I have finished the port hull. All that is left is to turn it over. Actually I will sand the glass tapes on the inside of the hull so as to be sure that none of the helpers that help me turn it over doesn’t jag themselves on any sharp splinters. I have to do it sooner or later anyway (even though I eventually plan to laminex the internal walls that are not covered by cupboards etc so I don’t really need to fair the internal surfaces) and I have a week to get things sorted so that is going to keep me busy. I may even lightly sand the coppercoat. I cant believe I just said that. Who would have thought that I would want to sand anything after the last few weeks!
I have learnt my lesson and used “masking tape” to mask the copper epoxy line. Masking tape for masking, go figure!. First I marked the waterline in pencil using the 2000mm from the strongback measure on the outboard side and confirmed the line with a stringline then used the spirit level to be sure it was level. On the inboard side I used just the stringline as it is not possible to measure from the strongback.
I marked a line 60mm above (below on the upturned hull) the waterline with a marker pen (again a purposely named tool!). I chose 60mm simply because it is the width of my spirit level and that made it easier as I lined the top edge with the marked waterline and then marked the mask line with the other edge of the level whilst checking the spirit bubble to be sure. I had conflicting information on the correct distance above the waterline that an antifoul should go to. Some say 50mm some say 100mm, so in the end I figured anything in between would work.
I noticed after I had marked the inboard mask line from the stringline that it wasn’t completely straight all the way along. There was a slight upturn of the line about 3 meters from the stern. Don’t trust the stringline, as no matter how tight you make it, friction against the hull makes it possible for it to sit where ever it may be whether it is level or not and you must move it to where it should be after making it level and it is not fixed, you may move it again as you mark your line along the hull as I must have to end up with a kink in the marked line. So I made a quick adjustment of the tape and confirmed it was straight with the level, you can see it got to about 10mm out at the end. Over 12 meters the stringline only needs to be 1mm out at one end for it to be 50mm out at the other.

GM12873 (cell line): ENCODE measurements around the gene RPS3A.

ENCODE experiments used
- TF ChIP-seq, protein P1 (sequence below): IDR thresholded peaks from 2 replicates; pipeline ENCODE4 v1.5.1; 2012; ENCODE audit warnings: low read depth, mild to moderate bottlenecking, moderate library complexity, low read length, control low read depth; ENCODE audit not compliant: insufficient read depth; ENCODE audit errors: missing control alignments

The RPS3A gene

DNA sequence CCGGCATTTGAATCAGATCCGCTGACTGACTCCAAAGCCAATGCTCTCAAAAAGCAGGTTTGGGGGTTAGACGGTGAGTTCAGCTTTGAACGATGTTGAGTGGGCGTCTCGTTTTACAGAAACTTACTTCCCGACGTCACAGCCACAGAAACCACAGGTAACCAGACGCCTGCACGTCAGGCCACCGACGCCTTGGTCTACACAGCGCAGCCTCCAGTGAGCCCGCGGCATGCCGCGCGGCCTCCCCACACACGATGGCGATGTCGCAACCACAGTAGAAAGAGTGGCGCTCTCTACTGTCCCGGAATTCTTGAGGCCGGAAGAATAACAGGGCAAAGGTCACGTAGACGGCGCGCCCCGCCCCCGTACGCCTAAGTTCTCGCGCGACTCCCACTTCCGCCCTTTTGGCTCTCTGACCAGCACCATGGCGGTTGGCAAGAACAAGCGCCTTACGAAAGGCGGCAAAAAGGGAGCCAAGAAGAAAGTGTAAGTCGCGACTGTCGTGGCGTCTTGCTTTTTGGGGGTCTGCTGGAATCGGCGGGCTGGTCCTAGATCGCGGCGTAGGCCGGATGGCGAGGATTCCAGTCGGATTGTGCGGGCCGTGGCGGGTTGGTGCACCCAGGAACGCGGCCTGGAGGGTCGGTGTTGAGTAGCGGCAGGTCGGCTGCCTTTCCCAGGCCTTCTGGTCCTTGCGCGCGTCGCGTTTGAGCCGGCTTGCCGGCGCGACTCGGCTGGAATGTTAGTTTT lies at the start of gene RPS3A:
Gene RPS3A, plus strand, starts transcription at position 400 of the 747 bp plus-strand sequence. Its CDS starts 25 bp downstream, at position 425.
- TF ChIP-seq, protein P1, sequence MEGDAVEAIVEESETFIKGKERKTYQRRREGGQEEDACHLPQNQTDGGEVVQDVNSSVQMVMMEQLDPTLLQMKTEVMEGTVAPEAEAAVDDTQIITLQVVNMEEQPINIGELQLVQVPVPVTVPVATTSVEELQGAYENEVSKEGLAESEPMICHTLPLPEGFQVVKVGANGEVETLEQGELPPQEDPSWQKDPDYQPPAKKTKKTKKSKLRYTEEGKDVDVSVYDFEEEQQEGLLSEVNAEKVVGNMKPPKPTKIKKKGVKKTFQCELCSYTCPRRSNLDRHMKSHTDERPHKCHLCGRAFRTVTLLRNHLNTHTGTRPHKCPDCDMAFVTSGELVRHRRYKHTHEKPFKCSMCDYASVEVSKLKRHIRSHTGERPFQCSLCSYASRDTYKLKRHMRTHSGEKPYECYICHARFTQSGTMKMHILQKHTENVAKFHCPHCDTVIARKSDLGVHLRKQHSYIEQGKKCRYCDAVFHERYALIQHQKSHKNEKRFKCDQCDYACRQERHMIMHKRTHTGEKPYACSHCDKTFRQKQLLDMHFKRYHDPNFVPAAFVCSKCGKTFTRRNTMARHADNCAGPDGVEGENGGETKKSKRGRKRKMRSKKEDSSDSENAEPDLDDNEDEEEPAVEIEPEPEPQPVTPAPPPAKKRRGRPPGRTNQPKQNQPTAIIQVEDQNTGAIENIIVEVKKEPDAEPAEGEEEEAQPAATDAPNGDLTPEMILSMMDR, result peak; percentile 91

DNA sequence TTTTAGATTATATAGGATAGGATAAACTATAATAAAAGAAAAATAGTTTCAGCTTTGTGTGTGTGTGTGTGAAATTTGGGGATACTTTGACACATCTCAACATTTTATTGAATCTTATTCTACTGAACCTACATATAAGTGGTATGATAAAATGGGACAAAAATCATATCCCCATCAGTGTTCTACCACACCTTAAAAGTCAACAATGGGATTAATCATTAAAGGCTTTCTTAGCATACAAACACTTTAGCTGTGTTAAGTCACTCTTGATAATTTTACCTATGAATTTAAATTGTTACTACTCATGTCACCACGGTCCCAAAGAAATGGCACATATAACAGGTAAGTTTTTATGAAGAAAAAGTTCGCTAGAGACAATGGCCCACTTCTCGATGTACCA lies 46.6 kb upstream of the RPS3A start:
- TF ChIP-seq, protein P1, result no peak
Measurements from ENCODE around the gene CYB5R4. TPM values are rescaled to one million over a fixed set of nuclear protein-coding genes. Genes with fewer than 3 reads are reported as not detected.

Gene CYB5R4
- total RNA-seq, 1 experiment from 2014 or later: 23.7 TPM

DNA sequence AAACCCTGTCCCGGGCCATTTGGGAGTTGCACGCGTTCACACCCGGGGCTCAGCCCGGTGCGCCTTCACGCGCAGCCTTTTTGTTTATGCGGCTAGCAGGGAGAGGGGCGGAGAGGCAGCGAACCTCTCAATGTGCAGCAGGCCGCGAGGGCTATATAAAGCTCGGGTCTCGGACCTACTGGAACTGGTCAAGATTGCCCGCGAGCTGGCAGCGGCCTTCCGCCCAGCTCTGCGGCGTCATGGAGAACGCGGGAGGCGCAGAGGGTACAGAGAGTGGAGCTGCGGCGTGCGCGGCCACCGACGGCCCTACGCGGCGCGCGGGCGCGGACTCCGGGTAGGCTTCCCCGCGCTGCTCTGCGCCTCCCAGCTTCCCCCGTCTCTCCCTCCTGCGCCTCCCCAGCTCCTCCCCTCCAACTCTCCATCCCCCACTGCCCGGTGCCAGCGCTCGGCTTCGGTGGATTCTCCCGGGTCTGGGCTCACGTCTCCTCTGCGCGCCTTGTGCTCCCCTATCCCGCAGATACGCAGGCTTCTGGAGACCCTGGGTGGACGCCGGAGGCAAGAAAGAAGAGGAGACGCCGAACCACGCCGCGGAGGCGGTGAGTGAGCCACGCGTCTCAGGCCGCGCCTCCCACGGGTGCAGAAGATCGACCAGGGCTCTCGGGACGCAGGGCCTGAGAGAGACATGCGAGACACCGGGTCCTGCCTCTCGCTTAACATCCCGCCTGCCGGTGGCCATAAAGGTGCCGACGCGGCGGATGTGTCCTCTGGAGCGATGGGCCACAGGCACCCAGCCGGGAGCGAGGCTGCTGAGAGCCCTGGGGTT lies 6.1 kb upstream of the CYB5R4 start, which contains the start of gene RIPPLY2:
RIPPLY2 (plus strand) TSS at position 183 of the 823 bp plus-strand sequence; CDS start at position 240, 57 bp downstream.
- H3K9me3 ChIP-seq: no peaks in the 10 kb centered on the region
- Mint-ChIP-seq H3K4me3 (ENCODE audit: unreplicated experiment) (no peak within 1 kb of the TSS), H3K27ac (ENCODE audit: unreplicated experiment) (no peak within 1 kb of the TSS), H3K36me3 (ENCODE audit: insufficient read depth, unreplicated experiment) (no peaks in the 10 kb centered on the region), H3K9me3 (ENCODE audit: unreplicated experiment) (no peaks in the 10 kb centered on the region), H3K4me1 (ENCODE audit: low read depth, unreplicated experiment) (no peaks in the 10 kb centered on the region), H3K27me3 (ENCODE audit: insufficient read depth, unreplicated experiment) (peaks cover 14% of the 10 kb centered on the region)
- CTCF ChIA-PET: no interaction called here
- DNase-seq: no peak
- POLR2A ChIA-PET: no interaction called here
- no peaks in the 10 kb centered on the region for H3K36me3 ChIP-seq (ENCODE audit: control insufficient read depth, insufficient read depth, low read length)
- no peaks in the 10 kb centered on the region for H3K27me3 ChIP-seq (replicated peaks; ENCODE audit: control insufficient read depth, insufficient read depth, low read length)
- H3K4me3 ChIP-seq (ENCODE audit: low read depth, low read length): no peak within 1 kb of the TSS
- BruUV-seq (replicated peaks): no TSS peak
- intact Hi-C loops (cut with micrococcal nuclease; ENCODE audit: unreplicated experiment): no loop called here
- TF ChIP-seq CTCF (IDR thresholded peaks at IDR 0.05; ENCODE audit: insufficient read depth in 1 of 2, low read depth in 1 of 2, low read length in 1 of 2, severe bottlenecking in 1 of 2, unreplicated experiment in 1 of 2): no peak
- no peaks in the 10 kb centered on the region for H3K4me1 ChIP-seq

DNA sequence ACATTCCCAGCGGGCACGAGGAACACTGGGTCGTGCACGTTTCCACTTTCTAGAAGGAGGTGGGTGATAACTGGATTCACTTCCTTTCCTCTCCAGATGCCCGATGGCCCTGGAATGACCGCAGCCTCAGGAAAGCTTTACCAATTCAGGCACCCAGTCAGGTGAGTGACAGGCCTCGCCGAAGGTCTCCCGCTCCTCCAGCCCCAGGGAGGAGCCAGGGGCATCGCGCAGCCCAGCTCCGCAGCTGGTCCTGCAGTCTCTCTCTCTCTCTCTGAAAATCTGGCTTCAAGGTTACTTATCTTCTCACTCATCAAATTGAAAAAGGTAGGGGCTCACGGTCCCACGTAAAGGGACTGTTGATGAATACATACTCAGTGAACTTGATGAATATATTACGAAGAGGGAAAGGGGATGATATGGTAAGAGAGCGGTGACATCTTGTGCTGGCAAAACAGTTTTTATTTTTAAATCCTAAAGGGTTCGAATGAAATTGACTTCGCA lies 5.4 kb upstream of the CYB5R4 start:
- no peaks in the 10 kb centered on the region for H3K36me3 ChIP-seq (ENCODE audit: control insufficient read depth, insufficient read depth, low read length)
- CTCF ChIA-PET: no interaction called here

After I masked the coppercoat line I taped the plastic to it using the clear sticky tape (I am addicted to the stuff, I just cant get off it…actually it is easy to use because it has a dispenser). I re used the plastic from the highbuild mask. (In places I still dripped epoxy on the hull but I will need to sand these areas again anyway so no harm done).
All of the prep work took about an hour. Now to the copper powder. The tub that it came in is a little smaller than a 20 litre tub, but when you open it you get a surprise. It is only filled about 50mm. I bought 9kgs, based on advise from Tom and Judy building Scrumble. They bought 10 kgs for a 44ft hull so I bought 10% less because MM is 40ft. I measured out 4.5 kgs (half for each hull) and then split off 1.5kgs in 3 500g lots. I figured on 3 coats per hull so 1.5kgs of copper powder per coat per hull and that is a total of 18kgs of copper epoxy resin on the boat (based on 50:50 copper to resin as per the ratio used by Scrumble).